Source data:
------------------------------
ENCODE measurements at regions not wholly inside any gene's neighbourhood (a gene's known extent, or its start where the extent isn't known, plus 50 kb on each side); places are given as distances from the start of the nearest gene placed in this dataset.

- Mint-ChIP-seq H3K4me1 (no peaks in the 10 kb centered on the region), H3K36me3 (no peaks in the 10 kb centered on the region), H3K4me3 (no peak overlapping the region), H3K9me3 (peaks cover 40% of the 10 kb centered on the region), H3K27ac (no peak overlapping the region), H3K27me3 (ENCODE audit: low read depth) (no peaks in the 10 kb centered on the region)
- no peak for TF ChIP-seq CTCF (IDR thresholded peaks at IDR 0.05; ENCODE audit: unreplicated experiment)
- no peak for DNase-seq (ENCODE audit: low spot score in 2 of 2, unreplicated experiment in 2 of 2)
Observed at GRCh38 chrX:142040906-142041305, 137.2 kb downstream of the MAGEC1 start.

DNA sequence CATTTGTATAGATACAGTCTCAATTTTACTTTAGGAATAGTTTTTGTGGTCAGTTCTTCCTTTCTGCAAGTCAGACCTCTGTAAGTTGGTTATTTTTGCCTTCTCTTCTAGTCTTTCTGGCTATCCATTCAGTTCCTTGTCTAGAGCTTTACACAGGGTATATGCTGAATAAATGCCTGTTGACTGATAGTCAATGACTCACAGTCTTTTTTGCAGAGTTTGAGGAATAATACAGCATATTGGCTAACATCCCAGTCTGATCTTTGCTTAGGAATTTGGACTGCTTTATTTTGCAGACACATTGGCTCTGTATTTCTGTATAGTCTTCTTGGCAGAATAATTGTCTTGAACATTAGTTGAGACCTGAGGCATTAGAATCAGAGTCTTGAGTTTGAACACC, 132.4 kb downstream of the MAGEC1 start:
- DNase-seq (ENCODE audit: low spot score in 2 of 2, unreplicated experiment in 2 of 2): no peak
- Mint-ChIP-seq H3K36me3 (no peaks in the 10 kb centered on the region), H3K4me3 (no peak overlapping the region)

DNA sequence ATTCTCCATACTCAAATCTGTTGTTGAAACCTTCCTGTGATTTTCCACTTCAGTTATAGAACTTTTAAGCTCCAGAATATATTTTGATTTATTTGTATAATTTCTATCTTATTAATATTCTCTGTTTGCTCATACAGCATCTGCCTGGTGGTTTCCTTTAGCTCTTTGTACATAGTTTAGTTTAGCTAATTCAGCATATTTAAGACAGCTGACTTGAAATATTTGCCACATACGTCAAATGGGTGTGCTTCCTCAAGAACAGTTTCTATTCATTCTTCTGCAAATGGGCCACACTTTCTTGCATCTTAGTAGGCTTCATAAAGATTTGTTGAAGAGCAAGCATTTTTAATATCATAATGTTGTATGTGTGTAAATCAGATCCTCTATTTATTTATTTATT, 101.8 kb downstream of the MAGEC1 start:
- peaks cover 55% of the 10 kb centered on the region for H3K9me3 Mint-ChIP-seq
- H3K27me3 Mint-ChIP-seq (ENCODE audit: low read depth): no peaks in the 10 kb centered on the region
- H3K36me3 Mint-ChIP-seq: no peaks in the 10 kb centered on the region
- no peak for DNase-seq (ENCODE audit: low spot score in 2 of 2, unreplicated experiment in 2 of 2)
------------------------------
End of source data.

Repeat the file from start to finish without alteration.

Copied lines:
ENCODE measurements at regions not wholly inside any gene's neighbourhood (a gene's known extent, or its start where the extent isn't known, plus 50 kb on each side); places are given as distances from the start of the nearest gene placed in this dataset.

- Mint-ChIP-seq H3K4me1 (no peaks in the 10 kb centered on the region), H3K36me3 (no peaks in the 10 kb centered on the region), H3K4me3 (no peak overlapping the region), H3K9me3 (peaks cover 40% of the 10 kb centered on the region), H3K27ac (no peak overlapping the region), H3K27me3 (ENCODE audit: low read depth) (no peaks in the 10 kb centered on the region)
- no peak for TF ChIP-seq CTCF (IDR thresholded peaks at IDR 0.05; ENCODE audit: unreplicated experiment)
- no peak for DNase-seq (ENCODE audit: low spot score in 2 of 2, unreplicated experiment in 2 of 2)
Observed at GRCh38 chrX:142040906-142041305, 137.2 kb downstream of the MAGEC1 start.

DNA sequence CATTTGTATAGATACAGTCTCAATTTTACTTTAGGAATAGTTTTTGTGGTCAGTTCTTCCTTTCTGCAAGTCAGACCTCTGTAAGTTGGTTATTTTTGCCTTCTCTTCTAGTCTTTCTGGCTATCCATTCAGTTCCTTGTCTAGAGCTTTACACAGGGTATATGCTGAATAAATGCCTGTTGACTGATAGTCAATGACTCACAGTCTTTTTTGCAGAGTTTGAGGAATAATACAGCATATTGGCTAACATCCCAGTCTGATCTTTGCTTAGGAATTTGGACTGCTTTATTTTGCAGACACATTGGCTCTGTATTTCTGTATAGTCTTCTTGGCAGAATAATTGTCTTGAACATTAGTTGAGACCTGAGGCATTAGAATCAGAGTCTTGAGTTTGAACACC, 132.4 kb downstream of the MAGEC1 start:
- DNase-seq (ENCODE audit: low spot score in 2 of 2, unreplicated experiment in 2 of 2): no peak
- Mint-ChIP-seq H3K36me3 (no peaks in the 10 kb centered on the region), H3K4me3 (no peak overlapping the region)

DNA sequence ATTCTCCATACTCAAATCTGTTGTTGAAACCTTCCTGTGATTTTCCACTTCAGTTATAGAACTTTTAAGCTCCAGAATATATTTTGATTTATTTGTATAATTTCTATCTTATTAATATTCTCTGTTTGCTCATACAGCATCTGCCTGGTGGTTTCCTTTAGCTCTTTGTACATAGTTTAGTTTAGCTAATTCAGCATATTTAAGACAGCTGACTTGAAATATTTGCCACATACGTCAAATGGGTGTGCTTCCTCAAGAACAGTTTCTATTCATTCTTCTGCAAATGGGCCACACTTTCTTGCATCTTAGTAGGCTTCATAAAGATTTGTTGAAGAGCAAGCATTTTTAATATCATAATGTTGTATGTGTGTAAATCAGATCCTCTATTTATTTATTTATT, 101.8 kb downstream of the MAGEC1 start:
- peaks cover 55% of the 10 kb centered on the region for H3K9me3 Mint-ChIP-seq
- H3K27me3 Mint-ChIP-seq (ENCODE audit: low read depth): no peaks in the 10 kb centered on the region
- H3K36me3 Mint-ChIP-seq: no peaks in the 10 kb centered on the region
- no peak for DNase-seq (ENCODE audit: low spot score in 2 of 2, unreplicated experiment in 2 of 2)